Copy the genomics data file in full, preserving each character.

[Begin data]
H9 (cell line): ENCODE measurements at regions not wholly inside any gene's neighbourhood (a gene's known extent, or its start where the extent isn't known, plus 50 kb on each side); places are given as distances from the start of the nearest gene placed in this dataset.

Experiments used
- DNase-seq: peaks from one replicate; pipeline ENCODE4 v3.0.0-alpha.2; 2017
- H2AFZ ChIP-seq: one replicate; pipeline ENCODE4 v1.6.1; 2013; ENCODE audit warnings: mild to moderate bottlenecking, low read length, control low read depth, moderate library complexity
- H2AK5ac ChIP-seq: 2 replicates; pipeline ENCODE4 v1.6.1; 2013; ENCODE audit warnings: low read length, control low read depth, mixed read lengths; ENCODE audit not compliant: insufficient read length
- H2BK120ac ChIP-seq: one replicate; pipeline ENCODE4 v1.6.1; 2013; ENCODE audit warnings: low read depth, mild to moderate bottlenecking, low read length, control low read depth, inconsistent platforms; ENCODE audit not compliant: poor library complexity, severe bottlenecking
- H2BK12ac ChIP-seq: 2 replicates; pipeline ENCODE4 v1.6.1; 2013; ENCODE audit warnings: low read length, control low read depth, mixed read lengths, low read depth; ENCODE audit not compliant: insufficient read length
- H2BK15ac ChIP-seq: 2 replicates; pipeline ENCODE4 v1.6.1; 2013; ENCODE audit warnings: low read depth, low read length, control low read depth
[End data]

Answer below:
H9 (cell line): ENCODE measurements at regions not wholly inside any gene's neighbourhood (a gene's known extent, or its start where the extent isn't known, plus 50 kb on each side); places are given as distances from the start of the nearest gene placed in this dataset.

Experiments used
- DNase-seq: peaks from one replicate; pipeline ENCODE4 v3.0.0-alpha.2; 2017
- H2AFZ ChIP-seq: one replicate; pipeline ENCODE4 v1.6.1; 2013; ENCODE audit warnings: mild to moderate bottlenecking, low read length, control low read depth, moderate library complexity
- H2AK5ac ChIP-seq: 2 replicates; pipeline ENCODE4 v1.6.1; 2013; ENCODE audit warnings: low read length, control low read depth, mixed read lengths; ENCODE audit not compliant: insufficient read length
- H2BK120ac ChIP-seq: one replicate; pipeline ENCODE4 v1.6.1; 2013; ENCODE audit warnings: low read depth, mild to moderate bottlenecking, low read length, control low read depth, inconsistent platforms; ENCODE audit not compliant: poor library complexity, severe bottlenecking
- H2BK12ac ChIP-seq: 2 replicates; pipeline ENCODE4 v1.6.1; 2013; ENCODE audit warnings: low read length, control low read depth, mixed read lengths, low read depth; ENCODE audit not compliant: insufficient read length
- H2BK15ac ChIP-seq: 2 replicates; pipeline ENCODE4 v1.6.1; 2013; ENCODE audit warnings: low read depth, low read length, control low read depth